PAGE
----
China is not only home to the world’s largest population. It may also house the biggest flock of hackers – or at least the busiest. In an interview with 60 Minutes, FBI director James Comey revealed that Chinese hackers have hit U.S. businesses for intellectual property, negotiation secrets, and other data they can use to fuel their own creations and profit off the hard work of others. According to Comey, these attacks have resulted in the loss of countless manufacturing jobs in U.S. industries where stolen goods are decreasing direct sales and the need for production.
It’s been suggested that China is rather blatant in its onslaught against Corporate America, but it isn’t the only country busily engaging in cyber warfare. Numerous other nations are in on the shenanigans, with each having carved out a reputation for its own brand of cyber crime.
Vietnam: Emails of the Dead (that’s the best I’ve got!)
Users all over the world are being bombarded with unwanted email, but organized spam is running wilder than Hulkamania in Asia. In fact, one security vendor ranked Vietnam number two in bot-based spam back in 2011, when the rate increased 5 percent from the previous year. Like botnets, these so-called spam zombies are made up of enslaved systems that fire off huge batches of unsolicited mail via remote control. But these aren’t your typical annoying ads for male enhancement gear. Spam zombies are often deployed to deliver malware and catch unsuspecting users in phishing traps.
UK: Network Nightmares
Cyber threats aren’t exactly new, but they started to take on an all new form of terror when the modern day internet came into play. The internet is pretty much a lawless realm and therefore a playground for digital goons who know how to exploit it. The security vendor I mentioned indicated that these guys have a steady presence in the UK, which ranked number three for network attacks in the threat activity trends report. The scariest thing about these exploits is probably the unknown element. Network attacks range from database exploits like SQL injection to IP spoofing to stuff we’ve yet to even hear of.
India: More Mobile, More Malicious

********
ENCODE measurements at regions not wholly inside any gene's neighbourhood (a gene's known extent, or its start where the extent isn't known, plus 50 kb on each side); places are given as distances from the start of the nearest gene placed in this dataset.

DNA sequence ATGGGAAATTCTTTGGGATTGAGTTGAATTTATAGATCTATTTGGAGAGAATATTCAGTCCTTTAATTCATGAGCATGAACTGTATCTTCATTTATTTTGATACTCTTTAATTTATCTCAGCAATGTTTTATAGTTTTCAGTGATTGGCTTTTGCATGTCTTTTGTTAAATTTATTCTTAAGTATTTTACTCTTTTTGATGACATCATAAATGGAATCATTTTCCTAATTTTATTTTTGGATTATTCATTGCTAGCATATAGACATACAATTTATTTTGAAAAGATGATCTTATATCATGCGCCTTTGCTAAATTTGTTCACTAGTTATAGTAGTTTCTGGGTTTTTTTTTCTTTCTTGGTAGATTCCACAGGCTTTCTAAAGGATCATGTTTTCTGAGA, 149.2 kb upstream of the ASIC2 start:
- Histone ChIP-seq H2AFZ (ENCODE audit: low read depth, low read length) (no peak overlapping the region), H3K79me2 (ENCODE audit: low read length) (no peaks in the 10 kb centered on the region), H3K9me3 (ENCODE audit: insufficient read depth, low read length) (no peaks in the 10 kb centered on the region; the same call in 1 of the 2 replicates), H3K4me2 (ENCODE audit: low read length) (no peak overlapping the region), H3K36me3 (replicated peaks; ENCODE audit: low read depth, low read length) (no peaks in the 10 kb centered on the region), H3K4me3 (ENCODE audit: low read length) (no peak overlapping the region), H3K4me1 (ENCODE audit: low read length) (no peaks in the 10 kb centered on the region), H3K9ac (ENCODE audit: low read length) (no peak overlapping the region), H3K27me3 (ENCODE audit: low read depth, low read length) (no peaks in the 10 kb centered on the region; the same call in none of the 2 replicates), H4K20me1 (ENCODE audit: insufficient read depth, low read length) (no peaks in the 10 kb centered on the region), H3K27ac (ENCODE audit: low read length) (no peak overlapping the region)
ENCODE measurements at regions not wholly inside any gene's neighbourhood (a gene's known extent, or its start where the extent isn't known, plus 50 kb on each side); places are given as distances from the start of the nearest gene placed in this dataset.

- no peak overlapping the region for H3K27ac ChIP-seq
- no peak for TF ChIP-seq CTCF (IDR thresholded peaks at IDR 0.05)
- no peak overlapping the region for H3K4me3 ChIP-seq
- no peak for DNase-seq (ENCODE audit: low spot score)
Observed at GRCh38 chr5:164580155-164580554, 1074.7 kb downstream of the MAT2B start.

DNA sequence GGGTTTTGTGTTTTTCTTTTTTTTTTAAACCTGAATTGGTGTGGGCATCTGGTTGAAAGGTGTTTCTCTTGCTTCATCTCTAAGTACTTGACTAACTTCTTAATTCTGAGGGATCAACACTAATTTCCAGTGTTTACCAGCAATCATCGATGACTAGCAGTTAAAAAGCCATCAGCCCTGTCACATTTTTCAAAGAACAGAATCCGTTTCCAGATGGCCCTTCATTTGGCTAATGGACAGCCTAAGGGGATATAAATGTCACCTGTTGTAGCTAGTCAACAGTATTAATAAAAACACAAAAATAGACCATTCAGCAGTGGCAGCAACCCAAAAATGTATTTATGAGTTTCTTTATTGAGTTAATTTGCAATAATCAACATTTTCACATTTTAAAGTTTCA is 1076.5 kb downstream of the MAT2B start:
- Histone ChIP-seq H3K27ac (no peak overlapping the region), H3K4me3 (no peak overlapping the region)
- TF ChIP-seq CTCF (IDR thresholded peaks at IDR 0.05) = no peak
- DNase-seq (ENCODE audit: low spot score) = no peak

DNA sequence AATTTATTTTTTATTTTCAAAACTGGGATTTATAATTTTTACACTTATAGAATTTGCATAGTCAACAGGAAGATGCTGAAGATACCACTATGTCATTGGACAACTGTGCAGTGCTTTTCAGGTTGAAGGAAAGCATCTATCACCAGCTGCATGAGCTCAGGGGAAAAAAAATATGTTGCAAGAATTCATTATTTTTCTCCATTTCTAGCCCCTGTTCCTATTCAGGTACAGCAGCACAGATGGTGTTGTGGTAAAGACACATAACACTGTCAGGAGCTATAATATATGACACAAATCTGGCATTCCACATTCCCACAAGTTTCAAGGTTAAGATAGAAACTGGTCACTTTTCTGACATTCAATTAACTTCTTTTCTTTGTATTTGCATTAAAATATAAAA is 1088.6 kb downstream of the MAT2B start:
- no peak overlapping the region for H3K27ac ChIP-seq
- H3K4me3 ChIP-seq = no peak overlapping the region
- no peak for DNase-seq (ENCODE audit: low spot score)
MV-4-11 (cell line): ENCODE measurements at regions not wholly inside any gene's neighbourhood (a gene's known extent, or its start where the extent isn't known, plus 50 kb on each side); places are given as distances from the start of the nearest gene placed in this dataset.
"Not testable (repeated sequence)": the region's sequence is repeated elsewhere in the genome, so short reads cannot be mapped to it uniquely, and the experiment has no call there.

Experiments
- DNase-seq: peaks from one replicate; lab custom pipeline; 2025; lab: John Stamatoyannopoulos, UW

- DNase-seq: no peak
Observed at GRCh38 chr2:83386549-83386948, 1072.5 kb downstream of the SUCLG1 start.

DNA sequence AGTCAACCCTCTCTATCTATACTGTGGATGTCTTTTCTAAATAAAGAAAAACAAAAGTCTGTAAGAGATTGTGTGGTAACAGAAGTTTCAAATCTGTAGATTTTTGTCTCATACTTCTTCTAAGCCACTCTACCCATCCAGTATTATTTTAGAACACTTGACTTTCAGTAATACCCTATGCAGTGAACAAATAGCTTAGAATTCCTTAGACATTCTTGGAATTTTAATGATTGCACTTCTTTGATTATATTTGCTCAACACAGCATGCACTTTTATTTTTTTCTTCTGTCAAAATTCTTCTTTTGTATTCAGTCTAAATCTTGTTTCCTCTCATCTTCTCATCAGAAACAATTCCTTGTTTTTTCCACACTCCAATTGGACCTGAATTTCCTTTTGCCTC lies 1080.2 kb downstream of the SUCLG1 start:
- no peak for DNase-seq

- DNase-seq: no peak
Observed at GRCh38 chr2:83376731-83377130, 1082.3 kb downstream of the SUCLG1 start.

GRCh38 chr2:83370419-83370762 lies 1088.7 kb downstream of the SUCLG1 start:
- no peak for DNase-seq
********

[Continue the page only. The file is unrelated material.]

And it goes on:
Viruses, Trojans, and other malicious software pose one of the biggest threats to company networks, systems, and data. India is infested with malware and cited as having the highest activity by country in 2011, according to the security vendor. Rival security software firm F-Secure found that India’s tradeoff for being the fastest growing smartphone market is being the fourth most targeted by mobile malware. Another source reports India as having the third highest percentage of malware targeting online banking activities, which recently hit more than 3000 attacks over a month. It’s getting bad.
Germany: “Phishing” for Fools
Armed with cleverly crafted emails, logos, and websites purporting reputable companies, scammers are on a mission to reel unknowing consumers into costly traps – phishing scams to be exact. One security vendor ranked Germany as the second biggest pool for phishing. What’s even more alarming is the success rate scammers are finding. I found this interesting infographic that revealed the following statistics on just how many people are taking the bait each day:
- 8 million phishing emails are opened – after bypassing spam filters.
- 800,000 links in phishing emails are clicked. Now you’re hooked!
- 80,000 people a day are reeled in by phishing scams, meaning they either have their credit card numbers, money, or even identities stolen in the act.
USA: Land of Opportunity For Cybercriminals
By now we’ve established that cyber-crime is prevalent all around the world. However, it could be a bit more unsettling to know that our homeland is a proverbial melting pot of digital dangers. If you go back to the report I mentioned, you’ll see that the United States ranked number one overall for malicious activity, topping every other country in all but two categories. In this case, being rich in diversity and technology has left us most vulnerable to the cyber-attacks threatening to cripple the digital world.
Calculating the Cost of Data Breach
You can find quite a few sources that aim to tally the total cost of data breaches, but I thought the effort by IBM and Ponemon was right on time for this topic. The report covers eleven different countries, including the United States, the United Kingdom, Brazil, India, and Germany. I’ll borrow a bit from the summary by saying that while the findings vary from one country to the next, there are at least four common trends:
1. The cost of data breaches is rising on a global scale.
2. Malicious attacks have emerged as the main cause of data breaches.
3. Customer loyalty is likely to decrease after a data breach.
4. Having a disaster recovery in place can reduce the cost of a data breach.
As I put the finishing touches on this, I’m scrolling through my inbox and just noticed a phishing email, claiming to be from Scottrade, trying to trick me into clicking a link and viewing an overview of a recent mutual fund investment – roughly 10 hours after I made a transaction from my trading account. Madness! With all this behind me, I’m certainly revisiting my data security strategy to be on the safer side. How about you?
Photo Credit: Guy Sie via Flickr